President Trump’s older brother died of complications from alcoholism, likely where the passion for taking on the drug abuse problem comes from. “What the Trump administration has said is that if we continue down this same route, things are going to get a lot worse,” said Lacalle. Tying the fentanyl problem to trade negotiations may make things a bit sticky, but Trump continues to point the finger at China over the issue. The Midwestern Rust Belt states, the states that propelled him into the presidency in 2016, are a prime example, as many people in these states began abusing drugs as the manufacturing jobs moved overseas, many of them to China.

China Responsible for America’s Opioid Problem, Thousands Dead

How would the United States react if a foreign country killed nearly 30,000 Americans? In 2017, synthetic opioid Fentanyl killed more than 29,000. Big US pharmaceutical companies didn’t make those drugs, China did.

In the US more people die from drug overdose than die from gun violence or automobile accidents. In 2017, drug overdoses killed nearly 200 people each day. Fentanyl, which can be up to 100 times stronger than morphine, is a leading cause of overdose deaths.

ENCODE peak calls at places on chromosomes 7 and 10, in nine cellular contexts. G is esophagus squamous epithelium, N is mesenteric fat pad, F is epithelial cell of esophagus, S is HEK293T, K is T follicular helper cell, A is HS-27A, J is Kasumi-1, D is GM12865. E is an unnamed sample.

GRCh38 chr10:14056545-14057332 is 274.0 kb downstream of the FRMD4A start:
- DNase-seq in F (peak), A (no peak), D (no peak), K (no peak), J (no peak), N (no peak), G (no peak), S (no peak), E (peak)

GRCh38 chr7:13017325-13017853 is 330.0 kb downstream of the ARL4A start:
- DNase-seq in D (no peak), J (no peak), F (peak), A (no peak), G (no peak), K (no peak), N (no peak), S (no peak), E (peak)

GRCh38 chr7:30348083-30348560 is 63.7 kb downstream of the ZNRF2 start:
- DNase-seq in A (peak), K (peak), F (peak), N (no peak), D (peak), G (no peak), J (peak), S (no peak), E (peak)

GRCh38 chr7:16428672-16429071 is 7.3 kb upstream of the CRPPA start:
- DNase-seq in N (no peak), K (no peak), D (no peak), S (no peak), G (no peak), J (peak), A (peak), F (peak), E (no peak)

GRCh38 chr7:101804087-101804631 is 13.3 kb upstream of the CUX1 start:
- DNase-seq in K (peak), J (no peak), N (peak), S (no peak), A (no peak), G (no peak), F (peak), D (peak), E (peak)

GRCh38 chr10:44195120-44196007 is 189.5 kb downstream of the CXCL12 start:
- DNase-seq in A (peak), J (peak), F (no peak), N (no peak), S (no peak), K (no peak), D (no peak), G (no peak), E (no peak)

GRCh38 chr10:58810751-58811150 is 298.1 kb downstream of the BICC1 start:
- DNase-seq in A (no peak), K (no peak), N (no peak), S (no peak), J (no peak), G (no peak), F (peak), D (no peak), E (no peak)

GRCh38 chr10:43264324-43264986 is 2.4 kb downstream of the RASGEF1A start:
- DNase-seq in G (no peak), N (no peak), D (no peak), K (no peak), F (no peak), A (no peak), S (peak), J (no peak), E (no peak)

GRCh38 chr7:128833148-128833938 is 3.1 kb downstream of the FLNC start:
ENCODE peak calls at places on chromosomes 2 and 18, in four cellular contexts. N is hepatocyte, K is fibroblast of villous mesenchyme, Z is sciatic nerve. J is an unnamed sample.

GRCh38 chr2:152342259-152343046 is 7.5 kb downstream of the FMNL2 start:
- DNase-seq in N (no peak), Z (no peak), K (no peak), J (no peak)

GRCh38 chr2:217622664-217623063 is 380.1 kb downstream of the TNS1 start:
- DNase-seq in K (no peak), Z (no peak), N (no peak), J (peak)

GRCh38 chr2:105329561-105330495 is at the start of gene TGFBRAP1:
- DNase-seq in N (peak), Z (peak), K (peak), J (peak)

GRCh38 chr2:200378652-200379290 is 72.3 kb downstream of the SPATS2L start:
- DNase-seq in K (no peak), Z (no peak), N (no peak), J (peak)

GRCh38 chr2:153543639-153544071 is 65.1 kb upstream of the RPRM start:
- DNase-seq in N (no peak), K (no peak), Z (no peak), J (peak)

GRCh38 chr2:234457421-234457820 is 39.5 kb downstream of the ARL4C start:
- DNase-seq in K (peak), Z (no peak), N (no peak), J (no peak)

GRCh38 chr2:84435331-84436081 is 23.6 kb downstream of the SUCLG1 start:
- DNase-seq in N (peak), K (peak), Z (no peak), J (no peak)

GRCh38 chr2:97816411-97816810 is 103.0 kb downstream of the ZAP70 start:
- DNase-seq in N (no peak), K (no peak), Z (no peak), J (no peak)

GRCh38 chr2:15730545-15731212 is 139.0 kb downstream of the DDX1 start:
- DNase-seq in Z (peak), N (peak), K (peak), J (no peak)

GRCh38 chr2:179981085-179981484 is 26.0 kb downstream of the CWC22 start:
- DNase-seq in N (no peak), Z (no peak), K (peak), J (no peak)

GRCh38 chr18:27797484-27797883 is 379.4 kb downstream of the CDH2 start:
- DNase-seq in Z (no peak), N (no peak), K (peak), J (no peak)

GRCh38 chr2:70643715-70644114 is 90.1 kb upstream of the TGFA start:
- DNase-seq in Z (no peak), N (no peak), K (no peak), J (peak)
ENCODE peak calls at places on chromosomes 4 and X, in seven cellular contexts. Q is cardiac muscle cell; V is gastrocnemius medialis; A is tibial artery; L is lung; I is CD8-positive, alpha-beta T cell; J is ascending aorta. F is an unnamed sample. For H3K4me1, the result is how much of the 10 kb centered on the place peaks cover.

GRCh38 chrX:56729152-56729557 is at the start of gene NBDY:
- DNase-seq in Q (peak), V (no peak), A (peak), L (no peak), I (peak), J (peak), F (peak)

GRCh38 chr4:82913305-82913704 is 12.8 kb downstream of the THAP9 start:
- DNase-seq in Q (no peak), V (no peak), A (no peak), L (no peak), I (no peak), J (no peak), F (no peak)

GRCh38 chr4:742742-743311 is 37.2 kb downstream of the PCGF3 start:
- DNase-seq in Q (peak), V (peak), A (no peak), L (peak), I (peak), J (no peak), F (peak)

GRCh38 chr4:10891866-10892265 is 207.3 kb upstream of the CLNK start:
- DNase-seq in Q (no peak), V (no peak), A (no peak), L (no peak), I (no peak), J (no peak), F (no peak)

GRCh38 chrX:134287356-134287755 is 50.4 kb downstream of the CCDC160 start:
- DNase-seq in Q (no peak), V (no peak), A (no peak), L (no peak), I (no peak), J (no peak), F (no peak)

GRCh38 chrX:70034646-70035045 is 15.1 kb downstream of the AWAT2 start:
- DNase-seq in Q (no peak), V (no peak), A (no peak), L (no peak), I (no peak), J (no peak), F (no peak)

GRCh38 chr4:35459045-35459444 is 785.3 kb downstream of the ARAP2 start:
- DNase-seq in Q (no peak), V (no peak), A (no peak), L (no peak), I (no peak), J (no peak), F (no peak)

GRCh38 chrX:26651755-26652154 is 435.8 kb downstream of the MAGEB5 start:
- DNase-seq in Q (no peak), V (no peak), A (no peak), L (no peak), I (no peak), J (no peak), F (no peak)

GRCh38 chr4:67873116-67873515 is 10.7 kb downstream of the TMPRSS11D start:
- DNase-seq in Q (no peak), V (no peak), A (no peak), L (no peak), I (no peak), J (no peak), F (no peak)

Fentanyl is legal in the US. Patients in severe pain consume most of our prescribed Fentanyl. Several large US pharmaceutical companies make the legal version. China is the world’s leading manufacturer of the illegal versions. That’s not an accusation, that’s a fact. President Trump called them out publicly.

“If China cracks down on this ‘horror drug,’ using the Death Penalty for distributors and pushers, the results will be incredible!” President Trump tweeted. Yu Haibin of China’s National Narcotics Control Commission countered: there is “no proof” and described Trump’s comments as “unacceptable and irresponsible.” Bull crap.[/vc_column_text][/vc_column][/vc_row][vc_row equal_height=”” shift_y=”0″ z_index=”0″][vc_column][wvc_audio_embed link=””][/vc_column][/vc_row][vc_row][vc_column][vc_column_text]

One Kilogram can Kill 500,000

Exact numbers for Chinese Fentanyl exports and related drugs are unknown. Illegal operations are notoriously bad at reporting. However, in a 2016 letter to the United Nations, the Obama administration listed 257 suppliers of two key precursor drugs used in Fentanyl production. More than half those suppliers were located in China. The evidence is clear.

Synthetic Fentanyl drugs are cheap to make, openly sold online and shipped on common carriers, including USPS. In top destinations US and Mexico, drug dealers add tiny amounts of Fentanyl to other drugs, especially heroin, to supercharge potency. China and their drug dealer partners are gambling with American lives. The risks are huge.

One kilogram of Fentanyl can kill 500,000 people. Fentanyl can be fatal even in tiny doses. “Fentanyl is potentially lethal, even at very low levels. Ingestion of doses as small as 0.25mg can be fatal,” states the US Drug Enforcement Agency (DEA). It is also easy to alter the drugs chemical composition to create variant drugs, known as Fentanyl analogues.